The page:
There is a list making the rounds of blogs that cater to book lovers and readers - the Top 100 Books of all time. It is estimated that the average person has read no more than six of the top books. I counted and I've read exactly 50. That sounds like quite a feat, especially since the list tends more toward the literary than the popular including authors like William Shakespeare, Jane Austen, Salman Rushdie, F Scott Fitzgerald, the Bronte sisters, etc.
I don't think my accomplishment is quite as monumental as it might seem because, out of the 100, the 50 I've read are mostly old, many of them read when I was in high school, either as homework assignments or because the shelves in the school library were heavy on the classics. I was a voracious reader even then so I read whatever was easily available. If that was Bleak House, The Tale of Two Cities, Tess of the D'Urbervilles or whatever, then so be it. Once I was out of school and free to choose my own reading material, I moved away from the higher-brow stuff and into the mainstream, much of it never to make any kind of "Important" list. "Valley of the Dolls" anyone?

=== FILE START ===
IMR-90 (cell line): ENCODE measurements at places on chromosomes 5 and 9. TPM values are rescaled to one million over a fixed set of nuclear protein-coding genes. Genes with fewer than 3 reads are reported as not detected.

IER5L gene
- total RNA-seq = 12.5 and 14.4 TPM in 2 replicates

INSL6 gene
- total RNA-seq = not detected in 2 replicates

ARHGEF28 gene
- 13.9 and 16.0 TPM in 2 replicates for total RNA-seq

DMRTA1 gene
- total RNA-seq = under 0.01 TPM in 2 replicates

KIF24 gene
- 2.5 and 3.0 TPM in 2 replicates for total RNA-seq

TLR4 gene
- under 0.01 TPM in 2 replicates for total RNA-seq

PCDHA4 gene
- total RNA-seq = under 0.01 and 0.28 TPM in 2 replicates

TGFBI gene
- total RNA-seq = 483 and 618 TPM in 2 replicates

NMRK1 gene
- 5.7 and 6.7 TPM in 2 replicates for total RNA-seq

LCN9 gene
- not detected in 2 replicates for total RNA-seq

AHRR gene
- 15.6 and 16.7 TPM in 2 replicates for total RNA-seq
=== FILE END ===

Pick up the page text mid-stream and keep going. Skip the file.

So, I've read fewer of the later literary works, having lapsed into lighter and, I suppose, trashier fare in my older years (Janet Evanovich, for instance).
I wonder though, who composed this list and what the criteria is for getting on it? Two of the recent books on the list that I have read are: The Lovely Bones by Alice Seibold and The Five People You Meet in Heaven (by I forget who). I enjoyed both books but I would hardly consider either of them great works of literature in the vein of, say, David Copperfield and Pride and Prejudice. By their very nature, lists tend to be snobbish. The compilers always seem to want to convince the world of their superior taste and sensibilities. Lists are created as much to be exclusive as to be inclusive, to shut people out as to bring people in. I would think this list would be intimidating to the average reader who simply isn't going to spend chunks of their precious relaxation time plowing through a ponderous novel like War and Peace just because some pretentious list says they should do so if they want to be considered one of the intellectual people.
If anyone is curious about the "100 Books" and how many they might have read, let me know and I'll reproduce it here.